Published 9:11 pm Tuesday, September 28, 2010
There is a little gift store located in Fashion Island, a quintessential California mall located in Newport Beach that I have visited many times.
Although I have never bought anything, it is the same corner of the small store that draws me time after time.
Several pendulums of various sizes are displayed just daring you to swing the bulb at the end of the string.
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Unable to help myself, I usually test each one, mesmerized by the patterns they make in the sand. Before it stops, it has produced a design that is the product of physics and gives scientific evidence to our descriptions of things shifting when we say “the pendulum is changing.”
I must admit that my early fascination with pendulums resulted from the famous short story by Edgar Allen Poe, titled “The Pit and the Pendulum.” A prisoner of the Spanish Inquisition is tied to boards as a scythe-like pendulum swings slowly back and forth dropping ever closer to his heart. Think of it as a violent, high energy video game written more than 170 years ago.
For centuries, scientists had sought to prove that the earth spins on an axis. In 1851, just before the American Civil War, a Frenchman named Leon Foucault gathered French scientists in a hall that contained a precise line from north to south known as the Paris Meridian.
Foucault released a heavy brass pendulum along the line in the floor. To the amazement of everyone but Foucault, the great bob began to sway away from the line. The scientists immediately knew what was happening. The pendulum wasn’t swinging in a different direction; the earth was rotating beneath it.
As I mentioned, I was attracted to pendulums long before I knew the scientific principle behind them. After I learned of Foucault’s work, I was even more attracted. It wasn’t just that nature had provided an explanation for the lines in the sand; nature also had provided an explanation for the way things in our lives seem to go one way and then the other.
Take college football, for instance.
Who would have imagined that two years after the near collapse of the Auburn football program and their hiring of a head coach with a record of five wins and 16 losses the Tigers would be ranked 10th in the country after only four games.
Who would have imagined that two years after the Georgia Bulldogs would be ranked No. 1 in the nation in the preseason polls, only to be off to a 0-3 start in SEC competition?
Granted some teams like Alabama seem to enjoy more success over the years and some, like Vanderbilt or Duke, seem to spend more time on the losing time of the pendulum. If you don’t believe the pendulum does swing the other way, just ask the followers of Notre Dame. I, for one, find this adds to the game when one of the most successful teams of all time, Nebraska, struggled this past weekend to defeat the Jackrabbits of South Dakota State.
The only thing I have observed that swings more that the fortunes of football teams are the politics of our state and nation. For 130 years Democrats enjoyed complete dominance in the state of Georgia. Republicans now seem to enjoy that same control in the state.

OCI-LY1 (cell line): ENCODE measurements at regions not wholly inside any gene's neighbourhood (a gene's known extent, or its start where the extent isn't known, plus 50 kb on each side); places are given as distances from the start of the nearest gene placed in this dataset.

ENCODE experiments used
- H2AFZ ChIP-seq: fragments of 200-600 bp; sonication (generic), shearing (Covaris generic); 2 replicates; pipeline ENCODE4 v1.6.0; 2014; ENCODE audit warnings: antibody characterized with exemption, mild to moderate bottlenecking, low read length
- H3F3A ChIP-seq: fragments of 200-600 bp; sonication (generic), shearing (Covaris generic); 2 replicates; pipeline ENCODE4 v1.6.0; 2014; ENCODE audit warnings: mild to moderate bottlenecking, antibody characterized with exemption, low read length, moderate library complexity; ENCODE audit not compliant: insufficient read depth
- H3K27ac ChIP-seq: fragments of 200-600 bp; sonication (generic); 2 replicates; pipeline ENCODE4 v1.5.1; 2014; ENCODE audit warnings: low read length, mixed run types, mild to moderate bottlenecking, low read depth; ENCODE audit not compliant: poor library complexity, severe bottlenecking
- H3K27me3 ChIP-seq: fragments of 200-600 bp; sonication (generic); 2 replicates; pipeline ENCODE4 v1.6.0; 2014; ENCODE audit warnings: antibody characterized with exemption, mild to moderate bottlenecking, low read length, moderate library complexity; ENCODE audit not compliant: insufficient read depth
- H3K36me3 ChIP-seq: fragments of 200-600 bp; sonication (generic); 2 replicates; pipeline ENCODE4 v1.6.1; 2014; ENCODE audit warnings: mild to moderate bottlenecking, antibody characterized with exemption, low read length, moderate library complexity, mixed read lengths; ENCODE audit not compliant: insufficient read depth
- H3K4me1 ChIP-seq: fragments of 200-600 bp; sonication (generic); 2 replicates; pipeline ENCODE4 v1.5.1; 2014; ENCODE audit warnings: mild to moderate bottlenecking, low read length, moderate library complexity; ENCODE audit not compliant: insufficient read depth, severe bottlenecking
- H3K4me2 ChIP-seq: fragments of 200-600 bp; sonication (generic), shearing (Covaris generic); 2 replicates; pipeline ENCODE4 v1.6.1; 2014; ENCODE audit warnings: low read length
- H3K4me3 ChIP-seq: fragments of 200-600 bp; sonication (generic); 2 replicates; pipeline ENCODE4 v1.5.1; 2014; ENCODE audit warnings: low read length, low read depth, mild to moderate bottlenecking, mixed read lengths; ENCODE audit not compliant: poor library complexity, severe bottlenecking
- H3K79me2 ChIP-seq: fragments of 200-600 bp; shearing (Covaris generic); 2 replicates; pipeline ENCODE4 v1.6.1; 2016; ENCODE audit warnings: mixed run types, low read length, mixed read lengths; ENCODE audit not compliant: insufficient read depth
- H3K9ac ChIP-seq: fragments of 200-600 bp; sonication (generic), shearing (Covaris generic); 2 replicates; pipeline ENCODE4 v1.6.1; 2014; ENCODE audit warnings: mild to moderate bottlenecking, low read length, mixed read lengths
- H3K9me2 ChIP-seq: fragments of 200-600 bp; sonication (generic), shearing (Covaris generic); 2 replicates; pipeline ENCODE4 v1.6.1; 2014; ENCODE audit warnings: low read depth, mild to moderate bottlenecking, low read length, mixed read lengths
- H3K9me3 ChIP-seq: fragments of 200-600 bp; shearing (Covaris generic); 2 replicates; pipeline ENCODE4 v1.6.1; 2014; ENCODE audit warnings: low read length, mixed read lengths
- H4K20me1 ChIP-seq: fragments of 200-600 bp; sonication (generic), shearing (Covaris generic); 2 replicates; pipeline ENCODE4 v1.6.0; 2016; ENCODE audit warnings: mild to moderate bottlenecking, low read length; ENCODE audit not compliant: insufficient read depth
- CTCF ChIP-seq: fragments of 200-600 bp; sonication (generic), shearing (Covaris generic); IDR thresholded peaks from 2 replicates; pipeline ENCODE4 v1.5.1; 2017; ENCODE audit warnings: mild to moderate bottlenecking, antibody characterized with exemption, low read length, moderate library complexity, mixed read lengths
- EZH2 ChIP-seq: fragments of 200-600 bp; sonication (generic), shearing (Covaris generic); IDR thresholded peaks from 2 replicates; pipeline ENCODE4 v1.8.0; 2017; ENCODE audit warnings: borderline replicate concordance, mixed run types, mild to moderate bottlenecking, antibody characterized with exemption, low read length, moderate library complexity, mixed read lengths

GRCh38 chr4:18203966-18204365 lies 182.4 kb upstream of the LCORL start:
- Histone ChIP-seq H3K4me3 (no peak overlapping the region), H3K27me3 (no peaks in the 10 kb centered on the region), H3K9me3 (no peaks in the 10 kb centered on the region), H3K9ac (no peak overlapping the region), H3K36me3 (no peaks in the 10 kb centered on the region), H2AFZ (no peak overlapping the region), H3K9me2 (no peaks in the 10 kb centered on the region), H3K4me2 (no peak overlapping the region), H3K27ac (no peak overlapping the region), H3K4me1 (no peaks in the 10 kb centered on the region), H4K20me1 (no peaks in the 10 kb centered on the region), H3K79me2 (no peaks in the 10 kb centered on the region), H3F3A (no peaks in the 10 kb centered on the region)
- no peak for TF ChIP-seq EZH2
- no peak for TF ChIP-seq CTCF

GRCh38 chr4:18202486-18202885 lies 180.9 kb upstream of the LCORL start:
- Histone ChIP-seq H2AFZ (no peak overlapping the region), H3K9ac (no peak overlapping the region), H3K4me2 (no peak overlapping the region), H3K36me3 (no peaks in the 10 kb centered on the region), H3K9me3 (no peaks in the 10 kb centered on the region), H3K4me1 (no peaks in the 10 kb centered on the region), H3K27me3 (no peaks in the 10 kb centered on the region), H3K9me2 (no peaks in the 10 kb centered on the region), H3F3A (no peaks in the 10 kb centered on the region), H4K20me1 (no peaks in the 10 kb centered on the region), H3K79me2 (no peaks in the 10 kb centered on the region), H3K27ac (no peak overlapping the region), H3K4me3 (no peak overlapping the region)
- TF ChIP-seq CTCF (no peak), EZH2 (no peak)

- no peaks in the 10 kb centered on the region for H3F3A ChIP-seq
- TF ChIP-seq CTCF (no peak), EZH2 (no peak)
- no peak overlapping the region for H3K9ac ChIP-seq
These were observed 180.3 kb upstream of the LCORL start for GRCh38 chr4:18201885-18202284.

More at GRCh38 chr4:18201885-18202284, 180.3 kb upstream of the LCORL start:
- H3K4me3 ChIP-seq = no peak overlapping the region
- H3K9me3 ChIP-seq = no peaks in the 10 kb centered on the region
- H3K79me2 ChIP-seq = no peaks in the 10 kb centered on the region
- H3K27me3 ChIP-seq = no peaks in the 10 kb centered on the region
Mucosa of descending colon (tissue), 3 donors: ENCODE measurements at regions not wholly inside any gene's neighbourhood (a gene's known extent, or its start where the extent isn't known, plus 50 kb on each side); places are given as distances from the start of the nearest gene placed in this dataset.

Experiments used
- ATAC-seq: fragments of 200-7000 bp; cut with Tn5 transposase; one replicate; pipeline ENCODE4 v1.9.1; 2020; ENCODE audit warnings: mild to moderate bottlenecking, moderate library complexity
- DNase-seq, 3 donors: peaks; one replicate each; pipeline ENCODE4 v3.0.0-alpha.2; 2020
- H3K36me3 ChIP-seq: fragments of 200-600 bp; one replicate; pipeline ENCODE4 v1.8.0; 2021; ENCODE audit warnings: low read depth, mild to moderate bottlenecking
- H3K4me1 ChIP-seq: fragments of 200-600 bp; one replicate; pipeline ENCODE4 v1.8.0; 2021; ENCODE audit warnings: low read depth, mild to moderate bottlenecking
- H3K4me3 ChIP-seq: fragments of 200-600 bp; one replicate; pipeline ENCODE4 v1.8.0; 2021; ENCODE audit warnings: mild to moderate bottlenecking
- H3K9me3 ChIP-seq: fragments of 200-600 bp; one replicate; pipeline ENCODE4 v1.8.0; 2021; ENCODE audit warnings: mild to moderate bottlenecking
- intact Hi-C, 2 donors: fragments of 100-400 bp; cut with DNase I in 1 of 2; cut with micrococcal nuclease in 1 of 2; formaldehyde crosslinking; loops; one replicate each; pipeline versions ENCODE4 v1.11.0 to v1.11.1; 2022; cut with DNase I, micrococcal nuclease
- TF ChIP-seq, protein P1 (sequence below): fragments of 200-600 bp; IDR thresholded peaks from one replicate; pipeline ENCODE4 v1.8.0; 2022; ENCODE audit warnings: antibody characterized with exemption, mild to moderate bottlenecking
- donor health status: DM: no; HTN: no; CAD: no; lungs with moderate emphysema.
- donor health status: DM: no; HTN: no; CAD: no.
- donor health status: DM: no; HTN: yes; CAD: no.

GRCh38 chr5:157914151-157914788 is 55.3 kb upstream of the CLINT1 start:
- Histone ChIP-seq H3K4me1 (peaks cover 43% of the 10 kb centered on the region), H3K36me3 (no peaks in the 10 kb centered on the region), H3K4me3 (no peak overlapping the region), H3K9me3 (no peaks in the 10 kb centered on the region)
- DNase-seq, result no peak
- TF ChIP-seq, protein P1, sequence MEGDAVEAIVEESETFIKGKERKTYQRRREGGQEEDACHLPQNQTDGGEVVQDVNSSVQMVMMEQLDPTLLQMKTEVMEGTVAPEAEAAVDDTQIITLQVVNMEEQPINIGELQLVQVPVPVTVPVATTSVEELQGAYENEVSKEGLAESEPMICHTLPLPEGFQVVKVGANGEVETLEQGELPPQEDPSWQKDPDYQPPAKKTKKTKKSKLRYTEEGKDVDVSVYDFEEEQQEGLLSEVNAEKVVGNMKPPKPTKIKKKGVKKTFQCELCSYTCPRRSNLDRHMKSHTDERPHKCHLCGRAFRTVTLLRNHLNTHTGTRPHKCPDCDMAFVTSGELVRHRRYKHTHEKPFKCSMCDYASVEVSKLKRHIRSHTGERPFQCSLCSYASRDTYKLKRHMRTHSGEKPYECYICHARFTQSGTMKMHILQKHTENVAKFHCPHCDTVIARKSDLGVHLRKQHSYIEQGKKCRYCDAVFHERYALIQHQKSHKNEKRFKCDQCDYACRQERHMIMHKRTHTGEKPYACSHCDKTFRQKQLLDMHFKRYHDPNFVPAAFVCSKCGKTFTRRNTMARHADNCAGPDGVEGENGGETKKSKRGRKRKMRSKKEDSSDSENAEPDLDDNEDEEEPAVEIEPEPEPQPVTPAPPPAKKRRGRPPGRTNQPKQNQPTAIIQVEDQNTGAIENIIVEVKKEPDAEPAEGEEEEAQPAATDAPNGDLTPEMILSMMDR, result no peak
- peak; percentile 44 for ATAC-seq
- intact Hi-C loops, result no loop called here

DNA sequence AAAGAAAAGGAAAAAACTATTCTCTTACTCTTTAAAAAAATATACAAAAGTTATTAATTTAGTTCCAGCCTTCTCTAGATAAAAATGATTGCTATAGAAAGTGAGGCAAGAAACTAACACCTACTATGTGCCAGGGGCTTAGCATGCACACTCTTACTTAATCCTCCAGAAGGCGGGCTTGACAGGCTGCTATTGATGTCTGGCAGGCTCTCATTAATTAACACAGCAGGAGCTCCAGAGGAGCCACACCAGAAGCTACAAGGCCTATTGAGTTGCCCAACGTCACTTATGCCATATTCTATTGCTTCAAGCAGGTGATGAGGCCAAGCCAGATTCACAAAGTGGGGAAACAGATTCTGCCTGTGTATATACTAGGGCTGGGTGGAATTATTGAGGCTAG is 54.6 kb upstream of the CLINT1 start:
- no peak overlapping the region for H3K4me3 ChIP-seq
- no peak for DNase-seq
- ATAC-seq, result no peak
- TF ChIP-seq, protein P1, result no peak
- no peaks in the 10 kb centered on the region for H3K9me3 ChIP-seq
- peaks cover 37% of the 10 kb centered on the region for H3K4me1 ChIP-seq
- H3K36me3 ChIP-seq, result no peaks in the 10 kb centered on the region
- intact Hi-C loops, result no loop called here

Even within the political parties, we have a pendulum that swings between those on the left and the right, the conservatives and the liberals. Many thought that the election of 2008 signaled a long-awaited change for a more progressive role of the government in the people’s lives. In a relatively short time, that pendulum has swung with moderate Republicans losing in the primaries and Democrats moving toward the middle.
The seasons of the year move back and forth, from the starkness and cold of winter, to the green and sweltering heat of the summer. We see the leaves fall only to see the trees bud in the spring.
Our lives move from young to old. We see our children, grandchildren, and if we are lucky, great-grandchildren born even as we age. It is the natural way of things.
Before irrigation, crops would suffer from too little rain or too much, and we would often wonder why it couldn’t just be the happy medium. Now we compete on a global scale, but the pendulum swings continue to affect our lives here in Southwest Georgia. The price of fuel, the dollar and the global economy drives the prices up and down without regard to how well our individual crops might perform at harvest time.
I look at the swinging of the pendulum now and take comfort knowing that when things seem bad, I know that they will return to its usual state soon. I have learned patience, something I didn’t have a great supply of in my early days.
I also know there are things in our lives that will in fact follow the straight line. Family, most friends, and faith are a rock in our lives and keep us grounded when the spinning axis moves us off the straight line.
Take comfort in knowing that things are never as bad as they seem and take heed that they are never as good as they seem. The pendulum swings and life always returns to normal.